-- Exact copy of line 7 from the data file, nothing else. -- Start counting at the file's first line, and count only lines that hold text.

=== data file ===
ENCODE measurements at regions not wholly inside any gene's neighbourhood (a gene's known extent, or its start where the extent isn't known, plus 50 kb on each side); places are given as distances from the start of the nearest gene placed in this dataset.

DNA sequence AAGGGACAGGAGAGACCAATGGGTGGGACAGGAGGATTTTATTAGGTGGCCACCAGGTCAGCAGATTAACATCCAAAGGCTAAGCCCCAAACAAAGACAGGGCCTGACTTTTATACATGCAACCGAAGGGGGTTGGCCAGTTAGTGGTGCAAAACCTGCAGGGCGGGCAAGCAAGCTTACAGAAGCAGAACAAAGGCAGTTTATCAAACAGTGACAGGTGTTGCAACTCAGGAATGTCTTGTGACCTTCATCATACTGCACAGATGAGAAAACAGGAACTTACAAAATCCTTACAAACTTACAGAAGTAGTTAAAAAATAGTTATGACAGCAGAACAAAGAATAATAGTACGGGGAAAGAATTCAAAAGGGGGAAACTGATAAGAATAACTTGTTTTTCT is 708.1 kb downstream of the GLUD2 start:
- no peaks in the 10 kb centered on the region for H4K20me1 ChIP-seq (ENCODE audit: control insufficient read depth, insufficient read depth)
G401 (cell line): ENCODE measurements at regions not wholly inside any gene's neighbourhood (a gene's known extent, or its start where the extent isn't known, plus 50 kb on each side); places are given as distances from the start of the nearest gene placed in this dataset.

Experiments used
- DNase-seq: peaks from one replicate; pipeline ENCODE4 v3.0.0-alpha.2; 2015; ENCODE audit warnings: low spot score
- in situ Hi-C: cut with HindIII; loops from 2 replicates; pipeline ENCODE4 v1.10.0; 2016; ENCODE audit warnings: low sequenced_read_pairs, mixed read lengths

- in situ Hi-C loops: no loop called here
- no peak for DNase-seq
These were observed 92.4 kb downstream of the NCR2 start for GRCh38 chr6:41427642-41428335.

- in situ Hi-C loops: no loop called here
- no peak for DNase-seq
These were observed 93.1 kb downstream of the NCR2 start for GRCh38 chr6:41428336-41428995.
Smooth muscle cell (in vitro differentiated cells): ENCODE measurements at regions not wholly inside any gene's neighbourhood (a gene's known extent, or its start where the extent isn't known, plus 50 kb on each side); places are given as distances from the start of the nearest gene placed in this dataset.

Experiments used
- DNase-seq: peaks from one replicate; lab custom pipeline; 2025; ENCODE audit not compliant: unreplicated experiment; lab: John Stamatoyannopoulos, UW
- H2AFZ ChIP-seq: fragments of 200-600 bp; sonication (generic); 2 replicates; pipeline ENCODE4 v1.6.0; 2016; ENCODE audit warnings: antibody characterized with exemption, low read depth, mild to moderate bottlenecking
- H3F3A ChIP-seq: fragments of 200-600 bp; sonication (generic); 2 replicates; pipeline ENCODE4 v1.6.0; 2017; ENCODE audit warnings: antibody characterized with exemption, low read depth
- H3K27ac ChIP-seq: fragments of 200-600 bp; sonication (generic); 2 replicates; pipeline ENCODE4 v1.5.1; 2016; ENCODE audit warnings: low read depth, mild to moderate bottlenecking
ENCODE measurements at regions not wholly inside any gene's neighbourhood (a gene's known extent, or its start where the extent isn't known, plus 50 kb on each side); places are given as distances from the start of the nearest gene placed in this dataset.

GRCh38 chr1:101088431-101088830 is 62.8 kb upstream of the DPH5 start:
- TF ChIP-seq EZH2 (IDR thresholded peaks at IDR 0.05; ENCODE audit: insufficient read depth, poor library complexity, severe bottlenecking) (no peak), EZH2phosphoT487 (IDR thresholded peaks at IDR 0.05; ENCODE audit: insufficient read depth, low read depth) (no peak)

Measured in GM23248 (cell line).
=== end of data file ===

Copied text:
- in situ Hi-C: cut with HindIII; loops from 2 replicates; pipeline ENCODE4 v1.10.0; 2016; ENCODE audit warnings: low sequenced_read_pairs, mixed read lengths